© 2024 Allbritton Journalism Institute
Birth Control Pills
On the state level, GOP lawmakers have killed legislation to protect and increase access to contraception. Rich Pedroncelli/AP

Senate Republicans Say They Support Birth Control. They’re Also Backing Restrictions.

A new memo from the National Republican Senatorial Committee directs GOP candidates to say they “support access to birth control.” But a bill Senate Republicans support could limit access, according to advocates.

Senate Republicans are pushing the message that they support access to birth control — even after they blocked a bill to create a national right to access contraceptives and backed a measure that reproductive rights advocates say would impose new restrictions.

Senate Majority Leader Chuck Schumer brought the Right to Contraception Act, introduced by Sen. Ed Markey, to the floor on Wednesday for a messaging vote to highlight Republicans’ record of opposing measures to expand access to reproductive health since the Supreme Court overturned Roe v. Wade. The bill failed in a 51-39 vote.

“Today, we asked every senator whether or not they support the right to contraception. Republicans resoundingly said no,” Markey said in a statement. “Republicans will mislead, and they’ll hide behind excuses. When given the opportunity to protect the right to contraception, they chose instead to pursue the MAGA anti-freedom, anti-choice agenda.”

Amid Democratic pressure, the National Republican Senatorial Committee is directing GOP candidates to say they “support access to birth control,” per a memo issued by NRSC Executive Director Jason Thielman. Polls show that Americans overwhelmingly support access to birth control — but it remains under threat due to abortion-related bills.

“There is not a single Republican Senator or Senate candidate advocating for new restrictions on contraception,” Thielman wrote.

Markey’s legislation is “a show bill,” said Sen. Shelley Moore Capito, vice chair of the Senate GOP Conference. “Contraception is legal in every state; there’s nothing under threat here.”

On the state level, GOP lawmakers have killed legislation to protect and increase access to contraception, even as medical and legal experts warn that abortion bans and some proposed federal bills — like the Life at Conception Act — could impact birth control.

Democrats’ Right to Contraception Act was also meant to address Justice Clarence Thomas’ concurrence in the Dobbs ruling, where he argued that the court should reconsider precedents that protect birth control and same-sex marriage. (That opinion was enough of a threat to prompt Congress to successfully pass the Respect for Marriage Act in 2022, which enacted marriage equality into law.)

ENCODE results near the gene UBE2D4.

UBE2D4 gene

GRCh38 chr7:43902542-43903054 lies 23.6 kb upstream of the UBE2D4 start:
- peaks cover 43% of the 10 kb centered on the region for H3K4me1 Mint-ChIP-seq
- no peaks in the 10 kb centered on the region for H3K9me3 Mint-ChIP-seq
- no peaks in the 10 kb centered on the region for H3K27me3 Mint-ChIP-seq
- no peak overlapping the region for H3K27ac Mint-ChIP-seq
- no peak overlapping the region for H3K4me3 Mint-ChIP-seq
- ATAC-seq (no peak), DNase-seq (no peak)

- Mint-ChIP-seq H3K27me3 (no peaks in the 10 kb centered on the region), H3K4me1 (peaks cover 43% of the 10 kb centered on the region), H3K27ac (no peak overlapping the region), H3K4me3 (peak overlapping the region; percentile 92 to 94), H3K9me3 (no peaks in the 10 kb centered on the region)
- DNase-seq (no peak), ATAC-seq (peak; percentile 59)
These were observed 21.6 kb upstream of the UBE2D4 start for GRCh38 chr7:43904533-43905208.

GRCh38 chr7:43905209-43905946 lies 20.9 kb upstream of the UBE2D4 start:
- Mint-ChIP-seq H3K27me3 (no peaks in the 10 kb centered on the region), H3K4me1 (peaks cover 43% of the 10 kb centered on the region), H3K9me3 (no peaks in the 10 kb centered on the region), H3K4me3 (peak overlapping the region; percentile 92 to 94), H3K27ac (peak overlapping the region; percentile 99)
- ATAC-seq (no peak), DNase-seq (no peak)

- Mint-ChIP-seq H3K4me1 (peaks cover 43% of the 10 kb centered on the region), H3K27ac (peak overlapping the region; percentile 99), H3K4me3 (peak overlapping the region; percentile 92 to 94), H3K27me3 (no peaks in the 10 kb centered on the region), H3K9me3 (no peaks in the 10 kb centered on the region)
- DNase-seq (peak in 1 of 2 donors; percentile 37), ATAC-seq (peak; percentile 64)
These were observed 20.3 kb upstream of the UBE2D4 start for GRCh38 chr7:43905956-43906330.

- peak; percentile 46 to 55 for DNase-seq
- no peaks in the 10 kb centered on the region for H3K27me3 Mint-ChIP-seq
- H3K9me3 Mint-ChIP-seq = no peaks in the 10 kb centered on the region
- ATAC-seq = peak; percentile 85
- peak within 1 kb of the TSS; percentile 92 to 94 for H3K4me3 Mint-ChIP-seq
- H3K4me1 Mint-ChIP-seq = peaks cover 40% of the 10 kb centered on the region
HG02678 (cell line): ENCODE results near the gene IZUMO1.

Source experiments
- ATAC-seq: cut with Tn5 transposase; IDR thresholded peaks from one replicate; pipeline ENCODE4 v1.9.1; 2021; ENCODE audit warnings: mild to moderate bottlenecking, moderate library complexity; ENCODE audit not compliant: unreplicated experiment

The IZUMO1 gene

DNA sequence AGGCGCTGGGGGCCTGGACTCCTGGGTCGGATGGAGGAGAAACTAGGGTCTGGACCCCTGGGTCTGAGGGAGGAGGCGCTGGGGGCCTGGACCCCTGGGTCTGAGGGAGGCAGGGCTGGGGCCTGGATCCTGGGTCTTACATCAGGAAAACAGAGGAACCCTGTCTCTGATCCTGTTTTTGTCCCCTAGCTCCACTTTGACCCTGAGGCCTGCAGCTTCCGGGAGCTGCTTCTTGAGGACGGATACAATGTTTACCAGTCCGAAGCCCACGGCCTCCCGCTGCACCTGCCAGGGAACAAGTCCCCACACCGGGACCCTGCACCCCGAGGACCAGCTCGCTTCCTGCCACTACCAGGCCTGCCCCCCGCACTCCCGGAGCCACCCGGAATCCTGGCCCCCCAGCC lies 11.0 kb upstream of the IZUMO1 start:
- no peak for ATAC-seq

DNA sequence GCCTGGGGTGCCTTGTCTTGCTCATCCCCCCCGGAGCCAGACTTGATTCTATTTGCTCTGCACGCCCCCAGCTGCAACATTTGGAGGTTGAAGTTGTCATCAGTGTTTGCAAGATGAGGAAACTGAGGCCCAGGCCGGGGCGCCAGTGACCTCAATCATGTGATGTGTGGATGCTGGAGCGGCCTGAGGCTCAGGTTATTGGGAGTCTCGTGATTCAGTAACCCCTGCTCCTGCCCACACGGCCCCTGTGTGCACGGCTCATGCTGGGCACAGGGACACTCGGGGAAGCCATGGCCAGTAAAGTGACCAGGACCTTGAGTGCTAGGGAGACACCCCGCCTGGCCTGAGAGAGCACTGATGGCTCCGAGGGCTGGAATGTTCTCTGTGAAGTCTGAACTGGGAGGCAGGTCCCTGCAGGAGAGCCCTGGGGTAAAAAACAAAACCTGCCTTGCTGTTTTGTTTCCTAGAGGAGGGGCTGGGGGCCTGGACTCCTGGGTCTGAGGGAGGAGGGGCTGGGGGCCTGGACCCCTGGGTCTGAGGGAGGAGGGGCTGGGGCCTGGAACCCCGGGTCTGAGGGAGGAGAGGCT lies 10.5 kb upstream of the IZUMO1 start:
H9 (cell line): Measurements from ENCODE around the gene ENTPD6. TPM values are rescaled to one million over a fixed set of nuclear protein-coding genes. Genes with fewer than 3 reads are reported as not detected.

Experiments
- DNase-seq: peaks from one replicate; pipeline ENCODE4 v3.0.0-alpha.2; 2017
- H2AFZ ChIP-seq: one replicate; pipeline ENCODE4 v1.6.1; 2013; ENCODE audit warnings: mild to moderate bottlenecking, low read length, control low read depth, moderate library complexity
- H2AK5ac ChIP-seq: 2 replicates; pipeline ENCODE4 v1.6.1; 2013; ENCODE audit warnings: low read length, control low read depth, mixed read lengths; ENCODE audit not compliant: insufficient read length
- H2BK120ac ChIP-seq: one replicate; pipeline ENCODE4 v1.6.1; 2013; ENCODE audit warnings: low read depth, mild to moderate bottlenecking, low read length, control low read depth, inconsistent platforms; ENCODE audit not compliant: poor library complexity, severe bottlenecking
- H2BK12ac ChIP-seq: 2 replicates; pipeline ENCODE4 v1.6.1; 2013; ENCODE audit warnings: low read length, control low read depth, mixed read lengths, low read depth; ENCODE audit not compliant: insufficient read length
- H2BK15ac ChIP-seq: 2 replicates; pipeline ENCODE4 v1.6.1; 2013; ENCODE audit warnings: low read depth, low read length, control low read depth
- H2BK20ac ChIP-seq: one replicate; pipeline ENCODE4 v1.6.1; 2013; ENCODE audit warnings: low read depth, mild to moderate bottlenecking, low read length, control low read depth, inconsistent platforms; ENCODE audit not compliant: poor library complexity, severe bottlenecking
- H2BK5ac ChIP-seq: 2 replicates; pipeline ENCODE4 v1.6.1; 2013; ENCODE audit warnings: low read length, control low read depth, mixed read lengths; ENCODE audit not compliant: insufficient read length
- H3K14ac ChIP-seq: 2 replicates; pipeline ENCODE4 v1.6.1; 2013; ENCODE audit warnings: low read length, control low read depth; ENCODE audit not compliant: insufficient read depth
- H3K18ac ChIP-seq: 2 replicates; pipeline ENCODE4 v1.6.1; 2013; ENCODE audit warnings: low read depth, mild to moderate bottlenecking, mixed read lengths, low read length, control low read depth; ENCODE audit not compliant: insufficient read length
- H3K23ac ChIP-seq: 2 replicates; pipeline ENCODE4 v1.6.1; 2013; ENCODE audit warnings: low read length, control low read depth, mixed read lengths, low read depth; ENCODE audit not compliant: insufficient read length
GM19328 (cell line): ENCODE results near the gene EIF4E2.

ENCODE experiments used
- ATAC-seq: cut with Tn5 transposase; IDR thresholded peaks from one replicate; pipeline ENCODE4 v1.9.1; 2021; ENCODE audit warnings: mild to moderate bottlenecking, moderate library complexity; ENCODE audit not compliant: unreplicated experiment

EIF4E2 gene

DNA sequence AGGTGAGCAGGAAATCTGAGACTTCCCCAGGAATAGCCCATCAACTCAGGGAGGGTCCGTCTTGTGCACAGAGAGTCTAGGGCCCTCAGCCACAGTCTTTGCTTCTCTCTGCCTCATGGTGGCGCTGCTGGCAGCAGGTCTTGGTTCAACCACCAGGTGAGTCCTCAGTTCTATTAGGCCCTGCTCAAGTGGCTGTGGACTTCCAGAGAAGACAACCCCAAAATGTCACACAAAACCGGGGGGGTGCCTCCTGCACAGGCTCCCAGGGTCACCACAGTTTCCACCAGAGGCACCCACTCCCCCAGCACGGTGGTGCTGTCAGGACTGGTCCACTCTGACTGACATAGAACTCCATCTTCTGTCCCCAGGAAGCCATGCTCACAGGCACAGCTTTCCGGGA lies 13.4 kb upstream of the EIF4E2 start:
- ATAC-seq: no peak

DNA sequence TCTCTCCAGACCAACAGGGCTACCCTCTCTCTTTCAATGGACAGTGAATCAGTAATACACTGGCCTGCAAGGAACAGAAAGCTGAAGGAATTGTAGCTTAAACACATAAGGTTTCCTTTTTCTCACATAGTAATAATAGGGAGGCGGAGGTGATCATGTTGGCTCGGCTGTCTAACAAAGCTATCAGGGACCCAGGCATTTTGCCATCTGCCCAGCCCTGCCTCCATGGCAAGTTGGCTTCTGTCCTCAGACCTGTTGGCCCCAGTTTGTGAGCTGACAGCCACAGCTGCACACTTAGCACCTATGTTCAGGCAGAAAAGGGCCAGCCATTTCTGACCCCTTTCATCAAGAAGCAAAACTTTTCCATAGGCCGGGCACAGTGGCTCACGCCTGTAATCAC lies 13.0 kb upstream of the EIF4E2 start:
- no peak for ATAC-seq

Sen. Debbie Stabenow told NOTUS that she doesn’t know why Republicans would support marriage equality legislation but not a bill on contraception when both matters were brought up by Thomas. “It’s pretty scary to me to see the lack of respect for women” from the GOP, she added.

Instead of supporting the Democrats’ bill, Senate Republicans are focusing on Sen. Joni Ernst’s Allowing Greater Access to Safe and Effective Contraception Act, which the senator’s office says is intended to “promote access” to contraception.

The bill directs the Department of Health and Human Services to prioritize drug applications for oral contraception, demands that the federal government report how funding is being used for contraception and makes it so that over-the-counter birth control be made available to people over 18.

That would be more restrictive than the status quo, however: Last year, the Food and Drug Administration approved over-the-counter contraception without age restrictions.

“It’s completely a defensive mechanism for them to try to change the conversation,” said Mini Timmaraju, president of Reproductive Freedom for All, formerly known as NARAL. “What it does do is impose an age restriction on any … OTC contraception of 18 years, so it actually limits access and takes FDA’s authority away from them.”

Ernst’s bill only focuses on birth control pills and does not address methods like IUDs. It also excludes emergency contraception like Plan B, which the senator told NOTUS are “abortion-inducing drugs” — a claim that is widely circulated by anti-abortion organizations. The FDA and major medical organizations have clarified that these contraceptive types are not abortifacients.

These measures put together, advocates say, ultimately impose restrictions by spreading misinformation and making it harder for younger people to obtain contraception.

Some Republicans said Democrats did not try to reach across the aisle and convince their GOP colleagues to support the bill.

“I think it’s because Democrats didn’t make an effort to seriously put this on the floor, which is unfortunate because I think it would be a good thing,” Sen. Lisa Murkowski, who voted in support of the Right to Contraception Act, told NOTUS. “I would have wished to get us to a place where we take away the question as to whether or not women will have free and fair access to contraception.”

Over in the House of Representatives, Democrats introduced a discharge petition to force a vote on the Right to Contraception Act and pressure Republicans in vulnerable districts into signing it.


Oriana González is a reporter at NOTUS.